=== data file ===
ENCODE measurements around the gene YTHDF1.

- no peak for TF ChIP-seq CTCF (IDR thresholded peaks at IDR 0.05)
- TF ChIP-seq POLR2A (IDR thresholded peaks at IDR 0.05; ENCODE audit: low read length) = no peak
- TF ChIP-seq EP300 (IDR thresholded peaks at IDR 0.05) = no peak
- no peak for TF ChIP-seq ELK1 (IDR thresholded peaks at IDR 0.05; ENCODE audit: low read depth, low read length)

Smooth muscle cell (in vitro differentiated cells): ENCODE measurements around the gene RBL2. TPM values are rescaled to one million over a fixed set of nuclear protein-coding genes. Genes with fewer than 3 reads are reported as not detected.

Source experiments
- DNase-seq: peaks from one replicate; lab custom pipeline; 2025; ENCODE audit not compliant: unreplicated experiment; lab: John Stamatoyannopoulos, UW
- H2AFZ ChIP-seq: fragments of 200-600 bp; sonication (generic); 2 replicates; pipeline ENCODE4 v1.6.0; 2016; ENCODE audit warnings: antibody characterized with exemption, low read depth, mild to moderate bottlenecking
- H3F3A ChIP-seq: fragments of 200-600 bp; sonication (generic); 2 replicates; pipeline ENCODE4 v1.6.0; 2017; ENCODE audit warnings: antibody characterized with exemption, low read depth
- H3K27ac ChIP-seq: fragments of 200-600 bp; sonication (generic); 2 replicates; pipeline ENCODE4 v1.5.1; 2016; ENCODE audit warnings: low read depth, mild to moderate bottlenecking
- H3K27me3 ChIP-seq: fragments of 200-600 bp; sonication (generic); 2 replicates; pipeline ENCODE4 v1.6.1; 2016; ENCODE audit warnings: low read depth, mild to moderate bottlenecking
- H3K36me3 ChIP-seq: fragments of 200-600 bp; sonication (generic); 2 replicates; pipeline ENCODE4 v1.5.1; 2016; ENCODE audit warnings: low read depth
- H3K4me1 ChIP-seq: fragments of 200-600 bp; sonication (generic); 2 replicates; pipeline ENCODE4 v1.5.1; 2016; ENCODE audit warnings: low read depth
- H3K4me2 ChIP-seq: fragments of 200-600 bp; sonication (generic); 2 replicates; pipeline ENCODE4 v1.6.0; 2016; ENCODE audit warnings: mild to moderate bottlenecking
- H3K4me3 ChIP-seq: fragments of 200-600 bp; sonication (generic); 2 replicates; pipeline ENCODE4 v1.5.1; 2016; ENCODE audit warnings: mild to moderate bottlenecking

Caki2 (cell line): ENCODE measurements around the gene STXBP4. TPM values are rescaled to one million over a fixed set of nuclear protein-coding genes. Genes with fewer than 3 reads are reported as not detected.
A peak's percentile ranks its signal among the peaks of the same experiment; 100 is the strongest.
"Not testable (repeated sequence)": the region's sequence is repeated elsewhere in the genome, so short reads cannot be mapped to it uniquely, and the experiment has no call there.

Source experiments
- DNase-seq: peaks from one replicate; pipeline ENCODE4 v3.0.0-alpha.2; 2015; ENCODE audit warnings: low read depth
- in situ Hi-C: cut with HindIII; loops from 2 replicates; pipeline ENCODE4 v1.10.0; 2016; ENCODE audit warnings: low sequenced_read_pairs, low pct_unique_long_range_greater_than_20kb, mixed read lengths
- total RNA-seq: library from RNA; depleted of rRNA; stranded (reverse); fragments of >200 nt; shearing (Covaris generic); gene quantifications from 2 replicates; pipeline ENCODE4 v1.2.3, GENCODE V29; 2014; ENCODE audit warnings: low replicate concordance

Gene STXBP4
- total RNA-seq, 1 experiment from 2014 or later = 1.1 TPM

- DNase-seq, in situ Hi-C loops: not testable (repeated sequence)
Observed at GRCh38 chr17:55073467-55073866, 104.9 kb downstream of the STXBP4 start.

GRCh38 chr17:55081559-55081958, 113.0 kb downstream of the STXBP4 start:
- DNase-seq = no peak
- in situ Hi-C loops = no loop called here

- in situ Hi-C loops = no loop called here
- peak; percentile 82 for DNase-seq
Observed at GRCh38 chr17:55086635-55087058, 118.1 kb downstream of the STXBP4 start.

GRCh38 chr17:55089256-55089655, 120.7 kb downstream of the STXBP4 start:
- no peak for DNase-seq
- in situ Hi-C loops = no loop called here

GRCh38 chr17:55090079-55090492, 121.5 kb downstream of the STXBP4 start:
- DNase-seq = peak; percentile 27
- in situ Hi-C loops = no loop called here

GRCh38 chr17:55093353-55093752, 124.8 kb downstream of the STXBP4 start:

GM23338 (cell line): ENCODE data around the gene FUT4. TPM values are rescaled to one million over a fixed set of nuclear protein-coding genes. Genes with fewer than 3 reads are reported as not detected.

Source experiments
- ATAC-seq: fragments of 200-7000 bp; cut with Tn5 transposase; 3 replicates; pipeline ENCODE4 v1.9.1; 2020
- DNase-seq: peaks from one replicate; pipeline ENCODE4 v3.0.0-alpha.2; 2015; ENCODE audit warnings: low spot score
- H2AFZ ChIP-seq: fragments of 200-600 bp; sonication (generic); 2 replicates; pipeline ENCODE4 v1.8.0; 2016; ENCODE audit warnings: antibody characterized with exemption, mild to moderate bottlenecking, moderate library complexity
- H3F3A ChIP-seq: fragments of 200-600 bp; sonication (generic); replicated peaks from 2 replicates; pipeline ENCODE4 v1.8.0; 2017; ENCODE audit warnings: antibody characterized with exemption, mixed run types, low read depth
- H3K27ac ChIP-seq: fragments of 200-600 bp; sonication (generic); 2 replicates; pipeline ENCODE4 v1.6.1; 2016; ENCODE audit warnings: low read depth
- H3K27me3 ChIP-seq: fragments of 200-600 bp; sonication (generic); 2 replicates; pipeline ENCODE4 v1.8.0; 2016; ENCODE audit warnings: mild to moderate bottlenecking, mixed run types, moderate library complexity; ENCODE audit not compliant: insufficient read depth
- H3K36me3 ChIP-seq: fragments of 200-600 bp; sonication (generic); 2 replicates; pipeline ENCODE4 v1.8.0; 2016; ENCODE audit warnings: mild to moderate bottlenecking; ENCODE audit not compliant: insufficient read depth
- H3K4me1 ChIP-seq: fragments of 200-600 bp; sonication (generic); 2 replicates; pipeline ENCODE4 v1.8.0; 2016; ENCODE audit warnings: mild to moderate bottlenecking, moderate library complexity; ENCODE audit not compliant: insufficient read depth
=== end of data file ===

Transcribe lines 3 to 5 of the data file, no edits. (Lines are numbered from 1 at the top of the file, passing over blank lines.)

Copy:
- TF ChIP-seq POLR2A (IDR thresholded peaks at IDR 0.05; ENCODE audit: low read length) = no peak
- TF ChIP-seq EP300 (IDR thresholded peaks at IDR 0.05) = no peak
- no peak for TF ChIP-seq ELK1 (IDR thresholded peaks at IDR 0.05; ENCODE audit: low read depth, low read length)